Brown believes an important indicator of the North’s economic health will be movement of the unofficial but widely used exchange rate for the North Korean currency, which has been surprisingly stable at around 8,000 to the U.S. dollar for years but should now be under intense inflationary pressure.

“China is giving us the chance, and (we should) use it cleverly to get what we want out of the nuclear program and systemic reform,” he added. “It’s not so impossible if you realize everyone, even young Kim, can benefit.”

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Huawei CFO Meng Wanzhou to be released after agreement with U.S. in fraud case

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Huawei chief financial officer Meng Wanzhou arrives at British Columbia Supreme Court with her security detail for the afternoon session of her extradition hearing, August 4, 2021 in Vancouver, Canada.

Don MacKinnon | AFP | Getty Images

The chief financial officer of Chinese tech firm Huawei will be released and allowed to return to China after reaching an agreement with the U.S. government on fraud charges, prosecutors said Friday in a Brooklyn federal court.

A U.S. district judge accepted the deferred prosecution agreement, which will last until Dec. 1, 2022. Under the deal, the executive, Meng Wanzhou, affirmed the accuracy of a statement of facts and agreed not to commit other crimes, or risk prosecution.

Meng, the daughter of Huawei’s founder, was arrested in Canada in December 2018. The U.S. sought to extradite her on bank and wire fraud charges, claiming she was misled a financial institution to violate American sanctions on Iran. The U.S. said Friday it plans to withdraw its extradition request.

Meng pleaded not guilty to the charges on Friday. As part of the agreement, however, she took “responsibility for her principal role in perpetrating a scheme to defraud a global financial institution,” acting U.S. Attorney for the Eastern District of New York Nicole Boeckmann said in a statement.

According to Boeckmann, Meng admitted to making “multiple material misrepresentations” while CFO of Huawei about the company’s business in Iran, in conversations with the senior executive of a financial institution. The government claimed she did this to continue Huawei’s business relationship with the firm.

Boeckmann said the admission confirms the core allegations against Meng. Media reports have linked Hong Kong-based HSBC to the case, though the bank has previously said the DOJ has confirmed it is not under investigation in the case.

A Huawei spokesperson declined to comment.

A lawyer representing Meng said he was “pleased” with the agreement.

“She has not pleaded guilty and we fully expect the indictment will be dismissed with prejudice after fourteen months,” attorney William W. Taylor III said. “Now, she will be free to return home to be with her family.”

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Stocks face another turbulent week as the third quarter winds down

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A trader works inside a post on the floor of the New York Stock Exchange (NYSE), August 27, 2021.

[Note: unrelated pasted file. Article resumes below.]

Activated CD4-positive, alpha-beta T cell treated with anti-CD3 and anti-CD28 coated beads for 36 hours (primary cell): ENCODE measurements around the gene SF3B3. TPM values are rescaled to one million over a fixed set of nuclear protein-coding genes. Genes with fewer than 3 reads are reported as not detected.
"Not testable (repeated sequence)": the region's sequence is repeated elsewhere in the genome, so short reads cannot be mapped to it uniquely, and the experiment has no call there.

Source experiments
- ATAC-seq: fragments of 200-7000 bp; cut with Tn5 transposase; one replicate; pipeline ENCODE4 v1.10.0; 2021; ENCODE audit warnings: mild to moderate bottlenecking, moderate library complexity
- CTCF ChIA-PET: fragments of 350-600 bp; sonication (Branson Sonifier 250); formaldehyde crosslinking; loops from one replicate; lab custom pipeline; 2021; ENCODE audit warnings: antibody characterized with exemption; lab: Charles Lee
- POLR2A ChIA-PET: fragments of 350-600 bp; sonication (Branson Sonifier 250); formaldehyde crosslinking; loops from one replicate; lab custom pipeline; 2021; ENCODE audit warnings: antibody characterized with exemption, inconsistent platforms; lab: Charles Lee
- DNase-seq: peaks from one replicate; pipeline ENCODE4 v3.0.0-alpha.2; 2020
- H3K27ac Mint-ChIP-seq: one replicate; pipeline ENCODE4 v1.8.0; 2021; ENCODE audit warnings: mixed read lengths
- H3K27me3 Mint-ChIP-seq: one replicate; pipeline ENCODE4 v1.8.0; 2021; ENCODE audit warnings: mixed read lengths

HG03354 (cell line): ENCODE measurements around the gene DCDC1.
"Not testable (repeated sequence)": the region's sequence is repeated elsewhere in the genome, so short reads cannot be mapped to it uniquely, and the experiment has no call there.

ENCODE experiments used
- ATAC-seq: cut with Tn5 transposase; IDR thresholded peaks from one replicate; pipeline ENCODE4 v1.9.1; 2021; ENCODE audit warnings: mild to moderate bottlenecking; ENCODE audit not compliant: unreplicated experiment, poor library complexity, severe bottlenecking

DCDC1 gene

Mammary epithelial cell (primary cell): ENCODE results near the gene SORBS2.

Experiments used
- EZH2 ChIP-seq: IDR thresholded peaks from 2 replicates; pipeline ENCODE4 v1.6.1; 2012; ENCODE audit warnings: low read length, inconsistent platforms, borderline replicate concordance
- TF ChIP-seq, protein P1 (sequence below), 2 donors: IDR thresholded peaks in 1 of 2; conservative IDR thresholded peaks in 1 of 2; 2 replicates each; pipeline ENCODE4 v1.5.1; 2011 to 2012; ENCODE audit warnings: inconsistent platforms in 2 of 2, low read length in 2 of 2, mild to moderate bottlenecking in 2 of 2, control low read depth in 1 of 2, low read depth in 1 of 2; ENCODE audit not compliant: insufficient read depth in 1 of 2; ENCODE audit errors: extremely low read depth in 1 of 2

Brendan McDermid | Reuters

After recent turbulence, markets are likely to close out the final week of the third quarter with another bout of volatility.

Stocks in the past week traded with big extremes. First, fears of financial contagion coming from Chinese developer Evergrande sent stocks skidding Monday. Losses were reversed by Thursday, when the market ripped higher. The S&P 500 and the Dow Jones Industrial Average were positive for the week, while the Nasdaq eked out a gain.

“I think this market turmoil has yet to conclude,” said Sam Stovall, CFRA chief investment strategist. “Certainly September is doing what it normally does. It frustrates investors.”

The three major stock indices were also higher for the third quarter so far.

Strategists say how the market trades in the coming week may be the most important development, after the wild swings in stocks and also the rapid rise in Treasury yields late in the week. The 10-year, at about 1.3% on Wednesday shot up to nearly 1.46% by Friday.

The S&P 500 was down about 1.4% for the month of September so far. “We are getting long in the tooth. The technical indicators are pointing to distribution. We’re seeing prices roll over, breadth roll over. You’re seeing sentiment roll over,” said Stovall. He said the breadth needs to improve, and many stocks are trading below their 200-day moving average.

October is a ‘seismic’ month

“I think October will be true to itself, which is a very volatile month. October’s volatility is 36% higher than the average of the other 11 months of the year,” Stovall said. “Volatility is higher and you have a greater number of pullbacks, corrections and bear markets that either start or end in the month. It is a seismic month.”

Wealth management firm Wellington Shields warns that the fact many stocks have fallen below their 200-day moving average is a negative for the market. Just 59% of the stocks on the New York Stock Exchange remain above it, or in an uptrend, according to the firm. The 200-day moving average is the average of the last 200 closing prices of a stock or index, and it’s viewed as a momentum indicator.